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Indigenous Student Voices: Pacific rising: Oceania voices at Stanford

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The following article is a collection of student Pacific Islander voices on campus. We stand strong as representatives of our Pacific nations and communities. Together we rise in strength, unity and resistance to capitalist and colonial forces that threaten the health, safety and wellbeing of our people. Most recently we have rallied around the issue of ignorant destruction of our sacred lands, particularly around the Thirty Meter Telescope on Maunakea. 

“Being at Stanford is so much more than being here for me and my personal fulfillment. Ancestry and sacrifice is a core ideology throughout the Pacific Islands, and Guam is no exception. My grandmother, who was born in Guam in the ’30s, survived the invasion of the Japanese during World War II; and continued to survive and make sacrifices for the wellbeing of her family after being displaced to O’ahu following the war. It is only because of her strength and that of all of my collective ancestors, that I can stand here today at Stanford as the first generation in my family to go to college.”

— Sarah Olmstead ’23

“Navigation and exploration is an integral part of the people of the Pacific — we traveled between island to island, creating familial bonds out of new places. As a member of the Hawaiian diaspora, I have always felt myself a continuation of my ancestors’ voyages. While being at Stanford is a new and exciting opportunity to gain skills and connections to benefit my communities, I have struggled with our ability to make ourselves visible to the greater Stanford community — our stories, our history, our desires and our thoughts are often ignored or misrepresented. It has become deeply frustrating knowing that the struggles the Hawaiian community is facing are never heard of: overwhelming homelessness, rampant drug addiction, over-incarceration, lack of educational access and the desecration of our ancestral home for tourism, military and development. Nonetheless, being able to form community with other Pacific Islanders has been a true blessing and building our nation with my fellow navigators is why I remain a Stanford student. And once I am done with my time here, I look forward to returning home, after generations of exploration.”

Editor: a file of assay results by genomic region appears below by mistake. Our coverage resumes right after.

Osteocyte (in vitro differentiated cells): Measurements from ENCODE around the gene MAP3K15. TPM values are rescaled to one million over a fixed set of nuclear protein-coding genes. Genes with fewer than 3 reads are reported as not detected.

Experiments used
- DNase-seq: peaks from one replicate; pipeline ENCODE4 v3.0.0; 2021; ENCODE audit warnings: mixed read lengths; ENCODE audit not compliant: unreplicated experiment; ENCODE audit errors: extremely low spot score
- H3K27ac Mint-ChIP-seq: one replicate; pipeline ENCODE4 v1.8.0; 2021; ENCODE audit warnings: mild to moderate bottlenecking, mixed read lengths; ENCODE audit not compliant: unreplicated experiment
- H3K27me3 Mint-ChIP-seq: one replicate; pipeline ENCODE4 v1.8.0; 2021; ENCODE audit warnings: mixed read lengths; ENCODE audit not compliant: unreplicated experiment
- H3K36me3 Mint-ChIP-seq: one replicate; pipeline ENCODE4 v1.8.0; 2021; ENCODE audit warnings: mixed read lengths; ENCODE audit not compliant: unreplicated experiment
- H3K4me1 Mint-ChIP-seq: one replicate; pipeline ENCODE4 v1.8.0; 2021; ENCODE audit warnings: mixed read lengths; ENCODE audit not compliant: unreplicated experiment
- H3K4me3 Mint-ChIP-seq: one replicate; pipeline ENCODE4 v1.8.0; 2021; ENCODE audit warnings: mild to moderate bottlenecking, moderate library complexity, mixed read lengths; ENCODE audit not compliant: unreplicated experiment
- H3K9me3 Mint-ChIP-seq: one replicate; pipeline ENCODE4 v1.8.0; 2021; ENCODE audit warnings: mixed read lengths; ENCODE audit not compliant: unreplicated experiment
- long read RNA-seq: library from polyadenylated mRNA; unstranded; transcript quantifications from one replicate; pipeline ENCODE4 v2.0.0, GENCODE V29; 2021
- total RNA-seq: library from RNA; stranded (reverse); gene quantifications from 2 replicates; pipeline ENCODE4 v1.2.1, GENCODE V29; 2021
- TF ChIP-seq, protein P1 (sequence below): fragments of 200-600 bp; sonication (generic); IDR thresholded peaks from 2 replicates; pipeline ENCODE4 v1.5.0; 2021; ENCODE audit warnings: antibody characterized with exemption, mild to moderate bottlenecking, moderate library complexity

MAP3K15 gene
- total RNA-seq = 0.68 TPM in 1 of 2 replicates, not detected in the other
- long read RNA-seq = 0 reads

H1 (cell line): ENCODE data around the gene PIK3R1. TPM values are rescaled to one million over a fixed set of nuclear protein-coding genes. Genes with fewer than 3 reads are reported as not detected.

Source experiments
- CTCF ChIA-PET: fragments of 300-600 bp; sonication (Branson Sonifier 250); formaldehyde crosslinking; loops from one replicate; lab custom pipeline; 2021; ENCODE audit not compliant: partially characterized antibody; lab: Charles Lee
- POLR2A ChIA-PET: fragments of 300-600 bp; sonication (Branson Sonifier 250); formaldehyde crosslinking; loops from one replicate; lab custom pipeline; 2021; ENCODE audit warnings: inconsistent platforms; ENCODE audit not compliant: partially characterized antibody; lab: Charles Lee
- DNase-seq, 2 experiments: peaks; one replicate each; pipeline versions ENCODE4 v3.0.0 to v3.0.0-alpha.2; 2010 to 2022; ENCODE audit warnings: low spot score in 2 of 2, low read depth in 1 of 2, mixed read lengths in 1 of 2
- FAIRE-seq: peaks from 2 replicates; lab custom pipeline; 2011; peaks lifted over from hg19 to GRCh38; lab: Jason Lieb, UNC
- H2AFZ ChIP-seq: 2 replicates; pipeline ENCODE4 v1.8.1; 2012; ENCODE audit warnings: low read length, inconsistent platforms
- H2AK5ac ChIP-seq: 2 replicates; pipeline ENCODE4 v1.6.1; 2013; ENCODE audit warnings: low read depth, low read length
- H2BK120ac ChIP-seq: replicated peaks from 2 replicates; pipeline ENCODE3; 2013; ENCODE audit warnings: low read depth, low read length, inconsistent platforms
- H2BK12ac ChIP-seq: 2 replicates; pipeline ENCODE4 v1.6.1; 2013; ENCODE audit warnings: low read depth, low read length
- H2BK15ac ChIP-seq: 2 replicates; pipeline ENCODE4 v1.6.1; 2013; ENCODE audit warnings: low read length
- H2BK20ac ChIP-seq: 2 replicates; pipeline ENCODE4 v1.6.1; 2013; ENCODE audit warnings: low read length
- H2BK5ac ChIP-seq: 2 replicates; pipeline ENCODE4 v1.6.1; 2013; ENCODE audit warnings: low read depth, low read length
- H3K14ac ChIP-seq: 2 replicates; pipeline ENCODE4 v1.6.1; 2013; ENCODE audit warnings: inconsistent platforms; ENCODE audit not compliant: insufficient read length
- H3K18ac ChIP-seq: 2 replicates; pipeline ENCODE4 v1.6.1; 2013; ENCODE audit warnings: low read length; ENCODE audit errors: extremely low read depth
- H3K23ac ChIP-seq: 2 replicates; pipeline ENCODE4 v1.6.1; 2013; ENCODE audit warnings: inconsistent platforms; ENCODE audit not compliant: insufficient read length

— Keoni Rodriguez ’21

“As a Hawaiian, I feel there is no such thing as ‘I’ — I am an extension of the ‘ohana (family), community and ‘aina (that which feeds, land) that sustains me thousands of miles away. Despite continued American occupation and systematic erasure of my people — we are still here. I think of them often, the sacrifice and resilience of everyone before me. They walk, work, laugh and cry with me here. I feel their aloha radiating across the deep ocean until it reaches me here in a place that often feels like a cold sea of strangers. It reminds me that to be kanaka oiwi is to love and be loved. Loved by the kupuna (ancestors) whose mana course through my veins. Loved by the ‘aina that has fed my people since time immemorial. Too many people like to wear my culture as a costume on the weekends with floral shirts and fake leis. Too many people accept and practice a shallow definition of aloha. Too many people choose ignorance. I am grateful for those of us here who take the time to truly learn, which to me, is synonymous with loving.”

—Ma’ili Yee ’20

“Being from the nations of Sāmoa and Tonga, I have been taught to give back and to support my communities, protect our lands, families and share our love for one another. I study human-computer interaction and art practice here at Stanford, and my goal is to use my talents for design and tech to support my community in all the ways I can. I am interested in finding ways to use tech to support native cultural practices and to supplement the ways we work and learn today. While we are in the midst of great trials and pain today, I have hope and passion for our generations, past, present and future. We will rise through it all and continue to create a future of indigenous love and care. As part of the Native community at Stanford, I have been inspired to do my very best in all aspects of native excellence, and to uplift my community. Lessssgooooooo!! (Shout out to my amazing wife Ma’ili! Just get out of her way please, thank you.)”

— Alema Fitisemanu ’21

‘Kau ka peʻa e kuʻu kaikaina, a laila e luʻu i ke kai hohonu.‘ The day I left home for Stanford, my older sister gifted me with these words: ‘Set your sails to the wind little sister, and then dive deep into the vast open ocean.’ Leaving my home that grounds me in family, community, culture and ʻaina (that which feeds us) was and continues to be the hardest thing I will ever do. There are days when I am knee deep in textbooks, overwhelmed by the inevitable stress of being a college student and forgetful of why it is that I chose to leave home and plant myself in an artificial desert with no roots beneath me to keep me from falling. But it is in those moments that I cling to the words of my older sister. It is in those moments that I remind myself that it is my kuleana (responsibility) to be here. A mentor once asked me, ‘Without kuleana, who are you? What is your purpose?’ Despite often feeling lost in this vast open ocean, I remember that it is my purpose to soak up all the knowledge and opportunities that this place has to offer me. I hold those words close to my heart because although my inclination is wanting to be home, I know that my kuleana is a blessing. Going deeper here means I will have so much more to give back when my sails lead me back home. I honor and remember all my ancestors who walk with me. It is because of them that I am here today upholding the purpose I was given for my family, community, culture and ʻaina.

—Mahie Wilhelm, ‘22